The Benchmade 808 is the kind of knife that is built for tactical situations. Big, burly and substantial, the 808 will get your cutting chores done without breaking a sweat. You can pick one up here on our website. After you do, let us know what you think down below.
A few years back I began reading about the effectiveness of CPM3V steel on various forums. It seemed almost mythical in nature, like Wolverine’s adamantium, capable of performing amazing feats unheard of in other steels. As an avid knife collector, the CPM3V alloy appealed to me on many levels; its resilience, its incredible sharpness, it all fascinated me.
My interest hadn’t truly piqued, however, until I encountered Dan Keffeler’s work. Dan was already an accomplished maker whose quality of work was well known in the knife community. I was intrigued by his work from the start, particularly his Japanese-style blades made in CPM3V. I recall watching a video a while back of Dan testing one of his blades on various targets. As a longtime practitioner of the Japanese sword arts, I can attest how difficult it is perform proper tameshigiri, or test cutting with a live blade. There are a myriad of factors involved: grip, edge alignment, distance, all of which need to be taken into account when cutting. I was immediately enthralled by the CPM3V blade’s ability. It performed effortlessly, seeming to decimate anything in its path. I knew I had to have one. Thus began my journey to seek out a katana made from CPM3V.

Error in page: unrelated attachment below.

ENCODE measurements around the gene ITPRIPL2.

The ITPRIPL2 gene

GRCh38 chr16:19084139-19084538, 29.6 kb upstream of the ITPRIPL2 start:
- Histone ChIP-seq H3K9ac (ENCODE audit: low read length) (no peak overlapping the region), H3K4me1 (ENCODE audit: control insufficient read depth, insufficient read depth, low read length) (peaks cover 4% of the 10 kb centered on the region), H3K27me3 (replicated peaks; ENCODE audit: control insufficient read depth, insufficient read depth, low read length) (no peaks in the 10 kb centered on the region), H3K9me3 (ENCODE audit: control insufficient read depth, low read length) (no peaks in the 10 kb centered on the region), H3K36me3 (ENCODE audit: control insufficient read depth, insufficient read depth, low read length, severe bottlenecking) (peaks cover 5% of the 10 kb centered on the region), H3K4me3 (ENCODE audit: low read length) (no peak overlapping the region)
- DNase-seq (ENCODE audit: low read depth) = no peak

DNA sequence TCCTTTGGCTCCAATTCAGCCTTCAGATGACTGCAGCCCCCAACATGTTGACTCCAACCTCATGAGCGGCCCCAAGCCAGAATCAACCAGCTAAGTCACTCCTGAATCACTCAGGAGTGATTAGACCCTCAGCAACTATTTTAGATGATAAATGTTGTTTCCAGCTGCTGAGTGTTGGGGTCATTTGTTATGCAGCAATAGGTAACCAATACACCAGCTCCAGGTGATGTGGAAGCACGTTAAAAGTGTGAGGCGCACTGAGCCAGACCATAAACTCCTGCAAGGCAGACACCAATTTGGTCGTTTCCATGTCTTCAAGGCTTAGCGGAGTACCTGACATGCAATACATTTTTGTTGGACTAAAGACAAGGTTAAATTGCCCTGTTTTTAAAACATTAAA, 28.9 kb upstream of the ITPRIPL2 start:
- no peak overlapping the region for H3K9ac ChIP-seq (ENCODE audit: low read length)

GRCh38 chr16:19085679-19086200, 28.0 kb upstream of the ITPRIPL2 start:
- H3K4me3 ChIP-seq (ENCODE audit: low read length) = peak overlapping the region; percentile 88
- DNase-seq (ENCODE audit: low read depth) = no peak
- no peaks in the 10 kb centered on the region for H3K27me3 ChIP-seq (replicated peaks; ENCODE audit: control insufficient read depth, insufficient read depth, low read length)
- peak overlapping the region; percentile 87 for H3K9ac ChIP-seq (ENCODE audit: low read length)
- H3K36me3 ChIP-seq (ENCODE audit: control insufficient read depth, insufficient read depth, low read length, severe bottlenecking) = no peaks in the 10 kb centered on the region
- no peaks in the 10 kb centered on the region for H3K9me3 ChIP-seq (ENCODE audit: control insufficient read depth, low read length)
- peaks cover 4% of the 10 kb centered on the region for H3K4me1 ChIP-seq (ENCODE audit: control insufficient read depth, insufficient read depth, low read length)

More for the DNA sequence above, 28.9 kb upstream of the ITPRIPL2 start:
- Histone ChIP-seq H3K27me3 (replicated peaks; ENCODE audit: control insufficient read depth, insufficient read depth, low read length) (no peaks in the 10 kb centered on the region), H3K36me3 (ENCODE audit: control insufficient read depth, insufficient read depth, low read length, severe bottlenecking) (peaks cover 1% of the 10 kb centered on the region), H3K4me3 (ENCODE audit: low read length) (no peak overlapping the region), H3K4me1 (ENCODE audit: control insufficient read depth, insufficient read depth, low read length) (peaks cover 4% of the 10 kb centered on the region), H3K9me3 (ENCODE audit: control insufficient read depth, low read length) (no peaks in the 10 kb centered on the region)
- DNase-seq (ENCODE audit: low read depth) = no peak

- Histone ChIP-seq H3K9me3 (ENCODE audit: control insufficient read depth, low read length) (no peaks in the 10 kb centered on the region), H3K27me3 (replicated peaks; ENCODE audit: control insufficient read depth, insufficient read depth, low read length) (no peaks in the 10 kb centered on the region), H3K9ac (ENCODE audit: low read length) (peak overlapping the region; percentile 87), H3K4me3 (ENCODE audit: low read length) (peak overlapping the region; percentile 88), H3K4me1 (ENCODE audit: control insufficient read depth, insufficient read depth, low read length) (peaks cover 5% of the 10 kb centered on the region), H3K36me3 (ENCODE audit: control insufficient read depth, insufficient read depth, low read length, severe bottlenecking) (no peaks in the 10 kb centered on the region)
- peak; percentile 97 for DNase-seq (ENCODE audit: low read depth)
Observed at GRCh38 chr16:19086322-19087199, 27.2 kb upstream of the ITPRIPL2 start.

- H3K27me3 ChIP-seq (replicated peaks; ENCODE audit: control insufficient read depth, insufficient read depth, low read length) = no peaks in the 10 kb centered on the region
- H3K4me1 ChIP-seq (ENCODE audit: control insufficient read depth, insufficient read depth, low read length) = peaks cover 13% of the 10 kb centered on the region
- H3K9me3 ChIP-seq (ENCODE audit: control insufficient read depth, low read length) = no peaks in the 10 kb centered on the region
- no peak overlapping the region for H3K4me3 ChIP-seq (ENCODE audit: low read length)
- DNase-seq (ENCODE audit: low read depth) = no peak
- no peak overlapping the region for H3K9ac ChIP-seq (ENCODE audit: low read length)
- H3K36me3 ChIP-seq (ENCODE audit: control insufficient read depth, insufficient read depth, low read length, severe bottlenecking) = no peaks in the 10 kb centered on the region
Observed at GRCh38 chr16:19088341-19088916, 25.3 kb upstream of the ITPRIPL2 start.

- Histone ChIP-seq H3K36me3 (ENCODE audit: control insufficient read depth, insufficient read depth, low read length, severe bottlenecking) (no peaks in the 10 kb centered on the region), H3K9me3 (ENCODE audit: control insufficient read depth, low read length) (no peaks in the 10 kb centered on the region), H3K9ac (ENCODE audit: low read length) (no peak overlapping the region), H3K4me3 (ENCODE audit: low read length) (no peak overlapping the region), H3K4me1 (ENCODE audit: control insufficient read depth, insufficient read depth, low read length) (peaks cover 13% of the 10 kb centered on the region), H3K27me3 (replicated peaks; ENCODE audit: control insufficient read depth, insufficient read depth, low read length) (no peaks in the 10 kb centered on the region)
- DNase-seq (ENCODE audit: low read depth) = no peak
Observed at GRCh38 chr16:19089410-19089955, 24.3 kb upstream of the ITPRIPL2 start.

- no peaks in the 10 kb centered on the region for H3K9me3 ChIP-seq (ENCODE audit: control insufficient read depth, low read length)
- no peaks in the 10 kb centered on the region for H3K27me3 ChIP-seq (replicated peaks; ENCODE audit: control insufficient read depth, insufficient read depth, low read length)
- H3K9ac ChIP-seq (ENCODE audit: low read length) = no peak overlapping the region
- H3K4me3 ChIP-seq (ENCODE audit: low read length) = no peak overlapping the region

I was fortunate enough to be introduced to Dan Keffeler by a mutual friend a couple of years back. His work speaks for itself, but Dan is also a great guy and very pleasant to deal with. We spoke on the phone a few times and discussed the possibility of my commissioning a CPM3V blade, but as we were both incredibly busy, the project never really got off the ground unfortunately and we lost touch for a time. Still, I couldn’t get the idea of obtaining one of his CPM3V blades out of my head. It became like an obsession, as though some part of me would remain incomplete until I possessed one of his blades.
Nearly a year and a half passed until I took a shot in the dark and sent Dan an email to inquire about one of his CPM3V katana blades again. I was elated to hear that he happened to have one available. After seeing only a single photograph of it, I purchased the blade without another thought. I couldn’t have been more excited. Call it good fortune, an alignment of the planets, fate, whatever. I was finally going to fulfill my dream of owning a Keffeler blade.